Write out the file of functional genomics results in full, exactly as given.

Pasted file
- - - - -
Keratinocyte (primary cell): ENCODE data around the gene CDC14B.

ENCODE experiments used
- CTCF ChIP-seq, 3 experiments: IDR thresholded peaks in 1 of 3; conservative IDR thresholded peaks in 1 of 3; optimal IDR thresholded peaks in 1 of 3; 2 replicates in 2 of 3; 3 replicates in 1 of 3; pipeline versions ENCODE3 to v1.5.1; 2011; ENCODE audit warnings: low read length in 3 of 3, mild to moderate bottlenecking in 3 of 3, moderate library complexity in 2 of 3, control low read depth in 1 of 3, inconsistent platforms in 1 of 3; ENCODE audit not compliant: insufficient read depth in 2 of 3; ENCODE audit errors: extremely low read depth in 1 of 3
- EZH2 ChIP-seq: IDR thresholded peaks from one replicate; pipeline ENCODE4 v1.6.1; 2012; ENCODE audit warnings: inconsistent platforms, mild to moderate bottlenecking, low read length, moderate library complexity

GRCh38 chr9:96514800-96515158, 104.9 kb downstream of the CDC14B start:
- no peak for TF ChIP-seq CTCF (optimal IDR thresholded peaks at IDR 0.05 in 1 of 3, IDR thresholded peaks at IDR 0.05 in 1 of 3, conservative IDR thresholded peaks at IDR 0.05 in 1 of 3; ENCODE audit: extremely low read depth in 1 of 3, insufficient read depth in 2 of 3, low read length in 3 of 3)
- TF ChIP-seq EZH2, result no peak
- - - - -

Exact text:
Keratinocyte (primary cell): ENCODE data around the gene CDC14B.

ENCODE experiments used
- CTCF ChIP-seq, 3 experiments: IDR thresholded peaks in 1 of 3; conservative IDR thresholded peaks in 1 of 3; optimal IDR thresholded peaks in 1 of 3; 2 replicates in 2 of 3; 3 replicates in 1 of 3; pipeline versions ENCODE3 to v1.5.1; 2011; ENCODE audit warnings: low read length in 3 of 3, mild to moderate bottlenecking in 3 of 3, moderate library complexity in 2 of 3, control low read depth in 1 of 3, inconsistent platforms in 1 of 3; ENCODE audit not compliant: insufficient read depth in 2 of 3; ENCODE audit errors: extremely low read depth in 1 of 3
- EZH2 ChIP-seq: IDR thresholded peaks from one replicate; pipeline ENCODE4 v1.6.1; 2012; ENCODE audit warnings: inconsistent platforms, mild to moderate bottlenecking, low read length, moderate library complexity

GRCh38 chr9:96514800-96515158, 104.9 kb downstream of the CDC14B start:
- no peak for TF ChIP-seq CTCF (optimal IDR thresholded peaks at IDR 0.05 in 1 of 3, IDR thresholded peaks at IDR 0.05 in 1 of 3, conservative IDR thresholded peaks at IDR 0.05 in 1 of 3; ENCODE audit: extremely low read depth in 1 of 3, insufficient read depth in 2 of 3, low read length in 3 of 3)
- TF ChIP-seq EZH2, result no peak